Nicholas Rescher argues in Unknowability that there are certain things that logically cannot be known, such as “an idea that will never occur to any human being.”
Prominent among unknowables are the unknowables of science. Given the way scientific research and discovery work, it is impossible for present science to anticipate future science, or even to understand it. The reason is that “every new discovery opens the way to others, every question that is answered gives rise to yet further questions to be investigated. . . . Our questions – let alone answers – cannot outreach the limited horizons of our concepts. Having never contemplated electronic computing machines as such, the ancient Romans could also venture no predictions about their impact on the social and economic life of the twenty-first century. Clever though he unquestionably was, Aristotle could not have pondered the issues of quantum electrodynamics. The scientific questions of the future are – at least in part – bound to be conceptually inaccessible to the inquirers of the present” (12).
Discoveries open up questions that we didn’t consider before the discovery, so that “New scientific questions arise from answers we give to previous ones, and thus the issues of future science simply lie beyond our present horizons” (13).
The conceptual landscape can be so radically altered that “the workers of a substantially earlier period (however clever) not only have failed to make but which they could not even have understood, because the requisite concepts were simply not available to them” (14-15).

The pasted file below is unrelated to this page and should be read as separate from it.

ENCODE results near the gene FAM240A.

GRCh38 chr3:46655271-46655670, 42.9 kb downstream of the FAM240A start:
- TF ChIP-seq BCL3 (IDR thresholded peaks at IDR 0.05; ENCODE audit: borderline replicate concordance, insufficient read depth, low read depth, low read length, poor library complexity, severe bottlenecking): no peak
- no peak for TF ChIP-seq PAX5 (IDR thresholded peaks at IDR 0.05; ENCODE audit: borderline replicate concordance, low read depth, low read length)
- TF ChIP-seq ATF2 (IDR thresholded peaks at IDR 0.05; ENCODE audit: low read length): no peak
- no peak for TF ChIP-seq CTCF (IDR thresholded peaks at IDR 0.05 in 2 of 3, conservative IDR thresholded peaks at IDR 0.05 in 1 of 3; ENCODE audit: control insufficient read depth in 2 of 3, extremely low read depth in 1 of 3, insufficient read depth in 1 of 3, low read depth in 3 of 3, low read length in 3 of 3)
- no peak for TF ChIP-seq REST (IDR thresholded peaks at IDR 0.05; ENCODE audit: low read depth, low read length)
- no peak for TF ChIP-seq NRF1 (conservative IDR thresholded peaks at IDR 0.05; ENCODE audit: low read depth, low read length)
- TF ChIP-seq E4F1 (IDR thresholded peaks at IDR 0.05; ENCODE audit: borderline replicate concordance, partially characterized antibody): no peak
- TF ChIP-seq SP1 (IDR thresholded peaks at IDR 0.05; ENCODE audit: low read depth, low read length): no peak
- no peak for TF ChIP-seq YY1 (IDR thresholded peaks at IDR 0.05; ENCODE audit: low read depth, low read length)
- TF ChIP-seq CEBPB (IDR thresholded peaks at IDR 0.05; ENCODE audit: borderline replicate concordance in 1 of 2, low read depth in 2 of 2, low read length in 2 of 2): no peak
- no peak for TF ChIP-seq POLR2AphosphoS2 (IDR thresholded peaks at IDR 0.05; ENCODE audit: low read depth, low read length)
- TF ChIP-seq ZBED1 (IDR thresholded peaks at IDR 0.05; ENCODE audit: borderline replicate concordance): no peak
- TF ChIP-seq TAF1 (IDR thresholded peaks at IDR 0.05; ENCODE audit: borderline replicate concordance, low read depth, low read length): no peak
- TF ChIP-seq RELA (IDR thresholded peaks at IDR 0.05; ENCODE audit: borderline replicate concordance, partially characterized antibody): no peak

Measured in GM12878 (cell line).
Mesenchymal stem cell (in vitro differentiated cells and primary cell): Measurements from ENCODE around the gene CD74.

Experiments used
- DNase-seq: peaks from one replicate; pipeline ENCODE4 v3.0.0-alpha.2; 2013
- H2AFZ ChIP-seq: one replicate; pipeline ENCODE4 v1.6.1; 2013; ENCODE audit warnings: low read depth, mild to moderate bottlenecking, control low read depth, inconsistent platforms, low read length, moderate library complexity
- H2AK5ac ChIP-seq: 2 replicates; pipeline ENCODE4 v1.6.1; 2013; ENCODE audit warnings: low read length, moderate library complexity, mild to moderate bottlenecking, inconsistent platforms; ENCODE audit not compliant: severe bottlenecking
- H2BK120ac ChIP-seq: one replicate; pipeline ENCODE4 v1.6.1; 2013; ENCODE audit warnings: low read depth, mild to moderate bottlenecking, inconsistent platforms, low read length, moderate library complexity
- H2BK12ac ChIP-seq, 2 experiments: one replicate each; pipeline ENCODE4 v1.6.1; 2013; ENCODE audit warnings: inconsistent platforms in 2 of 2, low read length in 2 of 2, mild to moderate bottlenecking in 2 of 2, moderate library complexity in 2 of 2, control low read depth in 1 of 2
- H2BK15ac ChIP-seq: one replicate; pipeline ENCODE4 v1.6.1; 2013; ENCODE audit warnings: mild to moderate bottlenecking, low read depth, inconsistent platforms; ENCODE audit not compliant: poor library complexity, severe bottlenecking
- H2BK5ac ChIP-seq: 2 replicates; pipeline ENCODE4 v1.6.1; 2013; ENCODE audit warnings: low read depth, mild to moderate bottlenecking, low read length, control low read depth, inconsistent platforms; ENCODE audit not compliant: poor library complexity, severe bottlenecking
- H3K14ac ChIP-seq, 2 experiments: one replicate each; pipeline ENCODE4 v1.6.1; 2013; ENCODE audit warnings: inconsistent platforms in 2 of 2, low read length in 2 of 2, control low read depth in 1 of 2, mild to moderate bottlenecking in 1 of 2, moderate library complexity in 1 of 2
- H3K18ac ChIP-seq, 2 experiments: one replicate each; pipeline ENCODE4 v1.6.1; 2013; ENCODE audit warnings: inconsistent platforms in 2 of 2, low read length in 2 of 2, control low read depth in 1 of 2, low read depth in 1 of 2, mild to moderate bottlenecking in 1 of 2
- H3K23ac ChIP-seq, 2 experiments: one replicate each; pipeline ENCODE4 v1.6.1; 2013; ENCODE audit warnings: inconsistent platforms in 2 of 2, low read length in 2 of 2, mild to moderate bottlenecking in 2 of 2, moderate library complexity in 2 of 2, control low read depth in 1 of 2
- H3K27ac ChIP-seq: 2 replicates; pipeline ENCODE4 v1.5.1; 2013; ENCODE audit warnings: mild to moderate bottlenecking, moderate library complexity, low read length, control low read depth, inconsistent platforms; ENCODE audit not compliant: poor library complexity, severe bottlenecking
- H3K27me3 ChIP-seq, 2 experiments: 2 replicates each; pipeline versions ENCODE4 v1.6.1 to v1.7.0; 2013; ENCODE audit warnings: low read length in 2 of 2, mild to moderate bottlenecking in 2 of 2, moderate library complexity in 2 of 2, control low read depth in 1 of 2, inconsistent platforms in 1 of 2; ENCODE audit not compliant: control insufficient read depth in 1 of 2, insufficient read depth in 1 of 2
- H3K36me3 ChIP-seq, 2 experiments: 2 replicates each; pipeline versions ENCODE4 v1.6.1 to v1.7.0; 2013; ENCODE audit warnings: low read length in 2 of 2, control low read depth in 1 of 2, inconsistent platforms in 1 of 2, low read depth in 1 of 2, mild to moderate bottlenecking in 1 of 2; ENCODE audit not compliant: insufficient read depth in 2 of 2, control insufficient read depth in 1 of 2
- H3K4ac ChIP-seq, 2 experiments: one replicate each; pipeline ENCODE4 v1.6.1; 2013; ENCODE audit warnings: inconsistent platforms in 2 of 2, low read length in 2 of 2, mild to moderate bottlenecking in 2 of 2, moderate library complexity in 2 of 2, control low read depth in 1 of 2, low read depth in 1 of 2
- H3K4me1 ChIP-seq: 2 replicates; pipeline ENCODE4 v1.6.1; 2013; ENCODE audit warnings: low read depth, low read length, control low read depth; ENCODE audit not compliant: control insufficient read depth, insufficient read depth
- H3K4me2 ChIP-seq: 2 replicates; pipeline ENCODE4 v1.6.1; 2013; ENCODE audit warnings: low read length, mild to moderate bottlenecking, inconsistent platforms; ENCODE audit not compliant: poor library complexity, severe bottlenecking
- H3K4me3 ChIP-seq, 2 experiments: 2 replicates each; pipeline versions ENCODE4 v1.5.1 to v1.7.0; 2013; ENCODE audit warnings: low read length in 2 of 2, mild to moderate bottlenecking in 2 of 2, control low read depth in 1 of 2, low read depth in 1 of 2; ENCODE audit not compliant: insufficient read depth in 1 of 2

This is why scientific breakthroughs has such a difficult time getting accepted. As Rescher puts it, “”Science forecasting is beset by a pervasive normality bias, because the really novel often seems so bizarre” (15). He offers the example of Newton’s discovery of gravitational action at a distance: “If there was one thing of which the science of the first half of the seventeenth century was confident, it was that natural processes are based on contact-interaction and that there can be no such thing as action at a distance. Newtonian gravitation burst upon this scene like a bombshell.” Newton’s apologists had a difficult time making Newton’s theory sound plausible: “Roger Cotes explicitly denied there was a problem, arguing (in his Preface to the second edition of Newton’s Principia) that nature was generally unintelligible, so that the unintelligibility of forces acting without contact was nothing specifically worrisome” (16).
Another reason scientific futures cannot be anticipated is that discovery often takes place by accident. Rescher puts it clverly: “Natural science is simply too opportunistic to be fastidious about its mechanisms,” and he cites examples: “eighteenth-century psychologists ruled out hypnotism; nineteenth-century biologists excluded geophysical catastrophes. Twentieth-century geologists long rejected continental drift.” Today, parapsychology is considered unscientific, but who knows? (17-18)